Uneven vocalism makes for a routine “Figaro” at Sarasota Opera

March 15, 2015
Maeve Höglund and Philip Cutlip in Mozart's "The Marriage of FIgaro" at Sarasota Opera. Photo: Rod MIllington

Maeve Höglund and Philip Cutlip in Mozart’s “The Marriage of FIgaro” at Sarasota Opera. Photo: Rod Millington

Sarasota Opera has featured Mozart’s music prominently over the decades but successful productions have been less consistent. And so it proved again with Friday night’s performance of Le nozze di Figaro, which offering fitful moments of inspired singing and a young conductor who knows how this glorious score should go. Yet there were also patches of substandard, undistinguished vocalism and the performance on the whole rarely rose above the routine.

As Susanna, Maeve Höglund was a spunky if rather over-caffeinated heroine. Her light instrument is slender even for this soubrette role yet the young soprano sang with dedication and rose to the challenge of ” Deh vieni, non tardar” with a graceful rendering.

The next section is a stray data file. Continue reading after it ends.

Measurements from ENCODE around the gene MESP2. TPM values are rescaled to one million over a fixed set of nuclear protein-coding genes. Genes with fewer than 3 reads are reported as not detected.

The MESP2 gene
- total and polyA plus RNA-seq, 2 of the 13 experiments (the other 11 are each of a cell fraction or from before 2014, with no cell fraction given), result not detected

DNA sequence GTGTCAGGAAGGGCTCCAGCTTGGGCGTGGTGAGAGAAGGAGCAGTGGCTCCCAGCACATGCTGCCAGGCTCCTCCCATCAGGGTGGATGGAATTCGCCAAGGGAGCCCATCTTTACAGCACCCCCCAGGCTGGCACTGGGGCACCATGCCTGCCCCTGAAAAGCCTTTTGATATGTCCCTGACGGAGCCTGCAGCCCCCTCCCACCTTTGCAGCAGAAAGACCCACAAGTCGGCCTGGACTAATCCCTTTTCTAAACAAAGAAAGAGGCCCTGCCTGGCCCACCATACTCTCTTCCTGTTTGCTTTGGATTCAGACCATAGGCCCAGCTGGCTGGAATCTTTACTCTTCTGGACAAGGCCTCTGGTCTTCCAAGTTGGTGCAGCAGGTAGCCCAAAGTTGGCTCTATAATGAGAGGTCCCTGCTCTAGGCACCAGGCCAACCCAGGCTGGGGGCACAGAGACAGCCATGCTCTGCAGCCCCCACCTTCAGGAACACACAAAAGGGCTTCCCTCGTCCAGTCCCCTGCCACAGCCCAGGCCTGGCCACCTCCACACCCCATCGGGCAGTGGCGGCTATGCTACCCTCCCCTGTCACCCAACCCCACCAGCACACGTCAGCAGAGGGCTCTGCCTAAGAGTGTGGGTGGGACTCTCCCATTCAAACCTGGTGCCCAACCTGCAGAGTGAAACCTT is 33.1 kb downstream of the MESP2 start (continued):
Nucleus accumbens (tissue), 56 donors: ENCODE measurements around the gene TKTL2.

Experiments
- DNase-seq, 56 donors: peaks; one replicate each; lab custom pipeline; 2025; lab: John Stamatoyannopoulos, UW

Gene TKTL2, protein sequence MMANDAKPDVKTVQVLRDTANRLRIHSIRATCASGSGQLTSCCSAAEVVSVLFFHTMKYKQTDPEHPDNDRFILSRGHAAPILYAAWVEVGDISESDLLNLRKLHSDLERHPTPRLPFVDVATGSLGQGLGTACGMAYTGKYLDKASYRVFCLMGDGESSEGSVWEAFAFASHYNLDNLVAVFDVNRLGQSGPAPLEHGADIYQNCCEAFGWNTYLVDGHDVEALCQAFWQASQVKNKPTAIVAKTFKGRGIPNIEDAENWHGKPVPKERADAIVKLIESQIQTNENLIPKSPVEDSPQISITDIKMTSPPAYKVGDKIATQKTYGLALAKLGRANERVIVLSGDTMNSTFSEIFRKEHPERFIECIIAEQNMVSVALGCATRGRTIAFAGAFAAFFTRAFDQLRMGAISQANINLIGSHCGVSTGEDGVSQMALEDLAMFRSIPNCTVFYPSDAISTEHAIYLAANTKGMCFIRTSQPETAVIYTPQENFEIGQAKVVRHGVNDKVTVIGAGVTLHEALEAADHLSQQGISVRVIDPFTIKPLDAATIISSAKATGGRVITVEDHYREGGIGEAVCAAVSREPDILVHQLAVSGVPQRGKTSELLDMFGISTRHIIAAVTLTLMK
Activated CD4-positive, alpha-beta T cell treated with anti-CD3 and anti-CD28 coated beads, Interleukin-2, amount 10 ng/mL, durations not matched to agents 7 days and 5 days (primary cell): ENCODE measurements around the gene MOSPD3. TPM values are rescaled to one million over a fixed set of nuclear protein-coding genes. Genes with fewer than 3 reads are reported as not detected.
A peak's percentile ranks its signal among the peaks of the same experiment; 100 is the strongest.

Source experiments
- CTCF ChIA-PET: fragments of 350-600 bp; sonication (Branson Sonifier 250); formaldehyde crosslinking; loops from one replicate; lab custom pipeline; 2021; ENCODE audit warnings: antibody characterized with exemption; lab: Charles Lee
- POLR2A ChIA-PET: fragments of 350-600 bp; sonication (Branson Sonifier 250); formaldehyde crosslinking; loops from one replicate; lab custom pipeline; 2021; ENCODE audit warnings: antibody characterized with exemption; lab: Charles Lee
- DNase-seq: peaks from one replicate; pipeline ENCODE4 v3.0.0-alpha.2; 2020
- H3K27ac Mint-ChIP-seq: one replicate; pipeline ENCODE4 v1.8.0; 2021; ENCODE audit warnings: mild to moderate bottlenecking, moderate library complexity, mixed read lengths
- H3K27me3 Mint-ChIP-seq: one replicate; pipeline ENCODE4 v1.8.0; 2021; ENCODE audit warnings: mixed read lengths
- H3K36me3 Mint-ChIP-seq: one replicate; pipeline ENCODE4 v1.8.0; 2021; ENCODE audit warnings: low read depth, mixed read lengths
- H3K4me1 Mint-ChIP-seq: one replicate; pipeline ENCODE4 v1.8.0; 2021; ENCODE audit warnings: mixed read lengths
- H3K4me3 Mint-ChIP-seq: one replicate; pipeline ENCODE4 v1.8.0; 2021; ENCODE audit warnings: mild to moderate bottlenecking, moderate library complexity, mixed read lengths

Maria Antunez possesses the tall, regal beauty for the Countess and acted well throughout. Yet Friday night, the Uruguayan soprano offered little vocal allure. Her two arias were appalling, with unvaried squally tone, high notes avoided, and a remarkable lack of sensitivity and feeling for this rarefied music. Kristen Choi was an energetic Cherubino but with unrefined vocalism on a student level.

The men fared better. Philip Cutlip’s baritone is on the dry side and lies high for Figaro, but he was a lively and characterful presence throughout with a vehement account of Figaro’s Act IV aria on the perfidy of women.

The towering Sean Anderson contributed a robust baritone and worthy bluster to the Count, with his Act III aria the vocal highlight of the evening. Daryl Freedman was the best of the comprimario roles, with a wonderful comic turn as Marcellina.

Stage director Allison Grant brought plenty of energy but little wit to the traditional staging with everyone trying too hard and too many failsafe comic moments falling flat. Conductor Marcello Cormio showed a sure hand in the pit with well judged tempos throughout, drawing responsive playing from the orchestra, one hapless horn player apart.

There are two more performances of Le nozze di Figaro 7:30 p.m. March 20 and 27. sarasotaopera.org

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